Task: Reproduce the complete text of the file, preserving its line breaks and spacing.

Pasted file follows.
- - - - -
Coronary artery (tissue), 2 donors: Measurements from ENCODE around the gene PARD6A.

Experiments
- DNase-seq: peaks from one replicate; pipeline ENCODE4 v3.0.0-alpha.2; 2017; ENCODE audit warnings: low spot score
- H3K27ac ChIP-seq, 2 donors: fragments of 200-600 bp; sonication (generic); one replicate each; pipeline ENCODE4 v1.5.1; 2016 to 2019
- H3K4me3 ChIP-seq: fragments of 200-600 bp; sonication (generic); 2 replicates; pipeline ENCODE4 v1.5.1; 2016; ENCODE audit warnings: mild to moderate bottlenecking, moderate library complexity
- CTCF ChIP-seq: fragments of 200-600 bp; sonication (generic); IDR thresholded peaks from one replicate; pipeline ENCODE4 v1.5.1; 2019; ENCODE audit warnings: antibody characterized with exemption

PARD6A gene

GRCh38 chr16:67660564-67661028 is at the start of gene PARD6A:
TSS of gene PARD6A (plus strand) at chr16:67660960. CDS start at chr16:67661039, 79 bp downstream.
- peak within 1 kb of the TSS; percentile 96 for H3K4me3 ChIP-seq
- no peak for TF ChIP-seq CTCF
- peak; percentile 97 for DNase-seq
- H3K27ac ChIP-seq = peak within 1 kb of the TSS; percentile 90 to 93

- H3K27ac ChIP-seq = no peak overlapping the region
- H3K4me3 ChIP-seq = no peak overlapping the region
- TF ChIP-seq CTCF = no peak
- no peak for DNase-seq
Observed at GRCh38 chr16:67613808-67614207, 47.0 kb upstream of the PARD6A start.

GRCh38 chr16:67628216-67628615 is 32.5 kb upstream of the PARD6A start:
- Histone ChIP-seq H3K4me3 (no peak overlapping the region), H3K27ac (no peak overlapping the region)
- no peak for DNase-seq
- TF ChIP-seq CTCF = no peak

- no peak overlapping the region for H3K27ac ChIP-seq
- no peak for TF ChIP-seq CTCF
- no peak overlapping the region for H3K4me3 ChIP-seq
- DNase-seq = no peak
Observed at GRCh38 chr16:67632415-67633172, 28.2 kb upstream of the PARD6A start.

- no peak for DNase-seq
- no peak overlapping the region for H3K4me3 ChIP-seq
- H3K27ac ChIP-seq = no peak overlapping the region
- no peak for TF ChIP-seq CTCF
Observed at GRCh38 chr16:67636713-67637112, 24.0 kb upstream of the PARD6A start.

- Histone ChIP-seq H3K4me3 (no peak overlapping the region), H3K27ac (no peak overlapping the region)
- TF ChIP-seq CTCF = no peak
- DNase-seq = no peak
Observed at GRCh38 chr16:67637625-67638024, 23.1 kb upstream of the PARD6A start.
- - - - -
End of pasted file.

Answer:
Coronary artery (tissue), 2 donors: Measurements from ENCODE around the gene PARD6A.

Experiments
- DNase-seq: peaks from one replicate; pipeline ENCODE4 v3.0.0-alpha.2; 2017; ENCODE audit warnings: low spot score
- H3K27ac ChIP-seq, 2 donors: fragments of 200-600 bp; sonication (generic); one replicate each; pipeline ENCODE4 v1.5.1; 2016 to 2019
- H3K4me3 ChIP-seq: fragments of 200-600 bp; sonication (generic); 2 replicates; pipeline ENCODE4 v1.5.1; 2016; ENCODE audit warnings: mild to moderate bottlenecking, moderate library complexity
- CTCF ChIP-seq: fragments of 200-600 bp; sonication (generic); IDR thresholded peaks from one replicate; pipeline ENCODE4 v1.5.1; 2019; ENCODE audit warnings: antibody characterized with exemption

PARD6A gene

GRCh38 chr16:67660564-67661028 is at the start of gene PARD6A:
TSS of gene PARD6A (plus strand) at chr16:67660960. CDS start at chr16:67661039, 79 bp downstream.
- peak within 1 kb of the TSS; percentile 96 for H3K4me3 ChIP-seq
- no peak for TF ChIP-seq CTCF
- peak; percentile 97 for DNase-seq
- H3K27ac ChIP-seq = peak within 1 kb of the TSS; percentile 90 to 93

- H3K27ac ChIP-seq = no peak overlapping the region
- H3K4me3 ChIP-seq = no peak overlapping the region
- TF ChIP-seq CTCF = no peak
- no peak for DNase-seq
Observed at GRCh38 chr16:67613808-67614207, 47.0 kb upstream of the PARD6A start.

GRCh38 chr16:67628216-67628615 is 32.5 kb upstream of the PARD6A start:
- Histone ChIP-seq H3K4me3 (no peak overlapping the region), H3K27ac (no peak overlapping the region)
- no peak for DNase-seq
- TF ChIP-seq CTCF = no peak

- no peak overlapping the region for H3K27ac ChIP-seq
- no peak for TF ChIP-seq CTCF
- no peak overlapping the region for H3K4me3 ChIP-seq
- DNase-seq = no peak
Observed at GRCh38 chr16:67632415-67633172, 28.2 kb upstream of the PARD6A start.

- no peak for DNase-seq
- no peak overlapping the region for H3K4me3 ChIP-seq
- H3K27ac ChIP-seq = no peak overlapping the region
- no peak for TF ChIP-seq CTCF
Observed at GRCh38 chr16:67636713-67637112, 24.0 kb upstream of the PARD6A start.

- Histone ChIP-seq H3K4me3 (no peak overlapping the region), H3K27ac (no peak overlapping the region)
- TF ChIP-seq CTCF = no peak
- DNase-seq = no peak
Observed at GRCh38 chr16:67637625-67638024, 23.1 kb upstream of the PARD6A start.